For Sunflower Bean, three New York City teenagers who released their debut EP "Show Me Your Seven Secrets" this week, they've played their hazy, psychedelic garage rock in over 50 shows in the city this past year. And they've already caught the attention of the New York Times, NPR and Interview Magazine.
We spoke with singer/bassist Julia Cumming this week ahead of their release show on Saturday on finding '70s psych, their parents' record collection, making an EP and the difficulties of playing a good live show in the unforgiving, concrete city.
Locally Amped: So you guys just were in Paris. What were you doing there?
Julia Cumming: 'We were 'trapped in Paris.' It sounds like a really bad movie, or maybe a really good movie -- definitely a Woody Allen movie. Yeah, I walked in a runway show and we played a show at an underground club. Because I was out there, we got the whole band out there and [took] advantage of the situation and take the trip. It all happened very quickly.
Locally Amped: Very cool. How did the band find and develop this garage-y, psych-laden sound?
J.C.: It made the most sense based on our tastes. All of us have parents who were hippies who taught us a lot — and I think this is really, really fun music to play. It really cuts through a little bit in the world of shoegaze that we've had in Brooklyn for a few years now.
Locally Amped: What were some of your parents' favorites?
J.C.: For my dad, he was a huge Beatles head. That was more core education. But I also loved the early Who. Jacob loved The Who, and I think Keith Moon has made his way into his drumming. Nick has a lot more of a Pink Floyd-y, Zeppelin upbringing that was a little different than more of the poppy stuff.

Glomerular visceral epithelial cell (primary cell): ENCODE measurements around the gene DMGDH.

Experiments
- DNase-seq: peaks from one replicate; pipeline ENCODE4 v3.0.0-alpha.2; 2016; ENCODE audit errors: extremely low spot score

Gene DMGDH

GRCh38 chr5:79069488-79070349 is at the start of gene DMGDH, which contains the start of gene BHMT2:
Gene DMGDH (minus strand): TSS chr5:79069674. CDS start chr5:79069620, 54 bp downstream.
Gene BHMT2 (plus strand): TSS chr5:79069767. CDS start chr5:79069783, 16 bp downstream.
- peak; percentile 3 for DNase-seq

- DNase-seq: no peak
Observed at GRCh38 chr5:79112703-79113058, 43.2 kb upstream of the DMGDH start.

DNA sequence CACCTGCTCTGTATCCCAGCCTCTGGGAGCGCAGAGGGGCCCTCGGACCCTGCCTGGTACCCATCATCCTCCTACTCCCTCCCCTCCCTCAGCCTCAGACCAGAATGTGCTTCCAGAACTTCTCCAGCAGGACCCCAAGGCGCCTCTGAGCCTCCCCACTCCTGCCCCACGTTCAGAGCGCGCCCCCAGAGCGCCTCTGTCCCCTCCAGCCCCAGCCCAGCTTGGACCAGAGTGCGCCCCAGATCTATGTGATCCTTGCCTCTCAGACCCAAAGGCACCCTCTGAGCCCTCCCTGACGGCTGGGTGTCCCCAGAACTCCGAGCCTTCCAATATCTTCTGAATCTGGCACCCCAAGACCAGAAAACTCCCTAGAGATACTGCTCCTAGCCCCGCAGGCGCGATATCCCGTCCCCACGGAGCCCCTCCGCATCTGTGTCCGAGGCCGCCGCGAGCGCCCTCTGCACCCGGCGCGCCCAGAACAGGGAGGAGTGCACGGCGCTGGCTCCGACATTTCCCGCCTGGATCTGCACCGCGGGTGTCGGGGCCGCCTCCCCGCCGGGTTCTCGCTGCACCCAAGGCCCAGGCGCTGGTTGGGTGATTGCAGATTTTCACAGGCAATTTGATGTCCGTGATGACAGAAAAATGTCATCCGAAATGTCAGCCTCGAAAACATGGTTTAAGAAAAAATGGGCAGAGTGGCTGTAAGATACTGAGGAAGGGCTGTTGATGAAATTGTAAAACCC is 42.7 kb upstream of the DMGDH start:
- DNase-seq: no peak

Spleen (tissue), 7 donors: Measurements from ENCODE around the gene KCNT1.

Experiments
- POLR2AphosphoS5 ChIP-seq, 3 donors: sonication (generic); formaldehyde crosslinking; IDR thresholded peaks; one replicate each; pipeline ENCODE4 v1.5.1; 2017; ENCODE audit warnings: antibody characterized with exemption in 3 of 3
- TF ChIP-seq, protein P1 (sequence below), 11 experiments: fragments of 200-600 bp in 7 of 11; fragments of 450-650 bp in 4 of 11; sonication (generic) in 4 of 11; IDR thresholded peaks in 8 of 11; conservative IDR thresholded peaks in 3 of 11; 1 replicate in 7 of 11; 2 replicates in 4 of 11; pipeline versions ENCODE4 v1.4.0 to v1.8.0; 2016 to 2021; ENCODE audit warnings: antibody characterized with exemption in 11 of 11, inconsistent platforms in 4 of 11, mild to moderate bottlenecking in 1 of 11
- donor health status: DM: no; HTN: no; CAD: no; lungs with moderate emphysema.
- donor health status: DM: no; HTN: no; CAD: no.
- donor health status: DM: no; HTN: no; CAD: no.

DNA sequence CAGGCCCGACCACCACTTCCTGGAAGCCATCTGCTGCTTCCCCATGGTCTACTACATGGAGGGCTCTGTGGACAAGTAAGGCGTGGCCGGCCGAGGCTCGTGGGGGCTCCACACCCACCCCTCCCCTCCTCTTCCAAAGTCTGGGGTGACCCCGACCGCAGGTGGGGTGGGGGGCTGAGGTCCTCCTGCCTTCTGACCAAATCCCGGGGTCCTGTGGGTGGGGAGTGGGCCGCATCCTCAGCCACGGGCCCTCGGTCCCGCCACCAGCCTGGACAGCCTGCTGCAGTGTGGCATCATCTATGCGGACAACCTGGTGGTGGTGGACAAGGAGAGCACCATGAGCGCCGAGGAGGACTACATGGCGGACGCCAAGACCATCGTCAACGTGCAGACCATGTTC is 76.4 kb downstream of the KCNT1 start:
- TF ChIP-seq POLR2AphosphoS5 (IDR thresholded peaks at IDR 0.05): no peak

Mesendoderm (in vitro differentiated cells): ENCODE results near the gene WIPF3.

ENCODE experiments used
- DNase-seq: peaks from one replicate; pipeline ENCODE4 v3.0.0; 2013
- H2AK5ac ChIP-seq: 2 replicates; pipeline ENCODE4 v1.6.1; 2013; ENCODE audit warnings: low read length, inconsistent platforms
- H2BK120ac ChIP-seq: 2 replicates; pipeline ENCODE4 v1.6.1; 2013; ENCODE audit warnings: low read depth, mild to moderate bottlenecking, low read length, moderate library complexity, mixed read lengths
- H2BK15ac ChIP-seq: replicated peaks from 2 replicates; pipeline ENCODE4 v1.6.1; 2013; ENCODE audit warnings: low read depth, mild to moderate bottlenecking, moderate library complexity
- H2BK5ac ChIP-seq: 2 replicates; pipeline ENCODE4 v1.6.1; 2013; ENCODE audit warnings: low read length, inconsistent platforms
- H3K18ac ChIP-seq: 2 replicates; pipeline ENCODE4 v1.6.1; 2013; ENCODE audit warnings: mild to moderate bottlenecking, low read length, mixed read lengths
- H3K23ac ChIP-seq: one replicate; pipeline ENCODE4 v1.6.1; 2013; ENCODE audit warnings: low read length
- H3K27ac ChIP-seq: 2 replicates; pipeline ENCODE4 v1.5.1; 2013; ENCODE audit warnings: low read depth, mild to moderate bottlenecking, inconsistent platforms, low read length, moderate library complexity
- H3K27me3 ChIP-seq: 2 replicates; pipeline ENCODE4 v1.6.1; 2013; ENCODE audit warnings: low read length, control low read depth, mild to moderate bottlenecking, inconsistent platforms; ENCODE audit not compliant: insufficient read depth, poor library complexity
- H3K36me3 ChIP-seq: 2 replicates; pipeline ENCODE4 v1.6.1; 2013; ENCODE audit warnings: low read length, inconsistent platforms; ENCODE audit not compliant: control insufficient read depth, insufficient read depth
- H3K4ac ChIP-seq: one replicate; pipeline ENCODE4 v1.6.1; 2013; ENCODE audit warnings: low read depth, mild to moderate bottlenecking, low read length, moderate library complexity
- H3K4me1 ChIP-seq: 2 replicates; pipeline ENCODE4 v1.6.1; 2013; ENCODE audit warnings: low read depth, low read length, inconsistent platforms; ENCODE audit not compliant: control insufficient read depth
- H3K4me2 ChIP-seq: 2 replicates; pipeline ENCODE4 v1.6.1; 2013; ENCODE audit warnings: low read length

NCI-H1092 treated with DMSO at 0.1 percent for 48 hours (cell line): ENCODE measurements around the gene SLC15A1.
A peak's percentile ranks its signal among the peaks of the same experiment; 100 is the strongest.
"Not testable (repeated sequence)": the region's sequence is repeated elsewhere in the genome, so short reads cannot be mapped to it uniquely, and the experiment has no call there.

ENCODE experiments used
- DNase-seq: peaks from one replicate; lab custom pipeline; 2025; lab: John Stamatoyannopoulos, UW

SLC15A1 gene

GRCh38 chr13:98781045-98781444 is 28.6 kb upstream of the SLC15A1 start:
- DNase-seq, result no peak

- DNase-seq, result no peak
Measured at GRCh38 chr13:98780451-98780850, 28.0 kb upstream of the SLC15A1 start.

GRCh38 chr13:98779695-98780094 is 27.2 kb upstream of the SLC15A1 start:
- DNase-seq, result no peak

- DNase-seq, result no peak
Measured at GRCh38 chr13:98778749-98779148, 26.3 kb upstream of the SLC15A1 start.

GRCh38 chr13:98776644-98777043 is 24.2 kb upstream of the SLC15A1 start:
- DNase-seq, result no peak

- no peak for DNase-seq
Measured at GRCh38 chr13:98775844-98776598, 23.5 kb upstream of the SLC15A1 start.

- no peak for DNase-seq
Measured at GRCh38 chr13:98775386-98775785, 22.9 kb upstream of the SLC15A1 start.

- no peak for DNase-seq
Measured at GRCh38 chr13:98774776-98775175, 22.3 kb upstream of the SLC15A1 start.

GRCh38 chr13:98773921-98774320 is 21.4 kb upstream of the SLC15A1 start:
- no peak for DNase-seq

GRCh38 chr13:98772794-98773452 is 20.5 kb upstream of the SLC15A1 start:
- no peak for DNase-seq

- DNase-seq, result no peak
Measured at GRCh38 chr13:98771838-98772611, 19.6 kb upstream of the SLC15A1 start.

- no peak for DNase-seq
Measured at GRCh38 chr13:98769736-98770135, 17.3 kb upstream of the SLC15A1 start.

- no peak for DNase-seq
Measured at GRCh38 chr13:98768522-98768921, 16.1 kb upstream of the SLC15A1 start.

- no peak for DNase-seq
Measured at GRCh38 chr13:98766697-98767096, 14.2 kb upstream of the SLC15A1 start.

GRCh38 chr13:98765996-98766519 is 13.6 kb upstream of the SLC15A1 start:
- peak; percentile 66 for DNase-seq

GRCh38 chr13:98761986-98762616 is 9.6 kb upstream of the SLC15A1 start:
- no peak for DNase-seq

Locally Amped: And you guys just put out your debut EP this week. What were some of the difficulties?
J.C.: It's hard to figure out what the right songs are, number one. We also could have done a debut album full of the new material that we're working on now. But we wanted to do something that wrapped up everything that we had been up to… This was the second version of the EP. The first version, we went into a fancy studio and paid money. It turns out that studio experimentation is necessary for any project. I think we've gotten close to a sound that we're really happy with.
Locally Amped: Sunflower Bean played 50 shows last year in NYC. What are some tips for playing a good show in New York?
J.C.: If someone offers you a soundcheck, you should definitely take it. Try not to spill stuff on your equipment. If anyone spills stuff on your equipment, try to not be too mad about it. Try to avoid the venues that don't let you play loudly enough. That's problem that we have. We'll play a show and they'll be like can you have your amps at one? It's just not possible. And have a good time -- push yourself and pull all of the stops out because that's sort of what I believe to be rock 'n roll.
Locally Amped: If you could put Sunflower Bean on a bill of your choosing, who would you want to play with?
J.C.: Tame Impala. [Ed note. They have a song called 'Tame Impala,' and have called them major influences.] It would also be cool to play with Television, or -- Savages, Foxygen or Conan Mockasin.
Locally Amped: Last question. Why 'Sunflower Bean' ?
J.C.: The boys picked it before I picked the project. Nick has been obsessed with sunflower seeds and Jake was going through a big coffee bean phase when they started so it became their jamming name. Also, I think it has a psychedelic sound. It does sound -- it sounds like it's going to be kind of fuzzy and weird.
I'm starting to have a subconscious theory where I feel like band names with food in the name are going to do better because everyone loves food. You're not thinking about it but, you know, I wouldn't be surprised if someone was hungry for some beans after hearing us play. I am. I'm hungry for beans all of the time.
Catch Sunflower Bean live at their EP release show on Saturday, January 31 at Baby's All Right in Brooklyn, NY.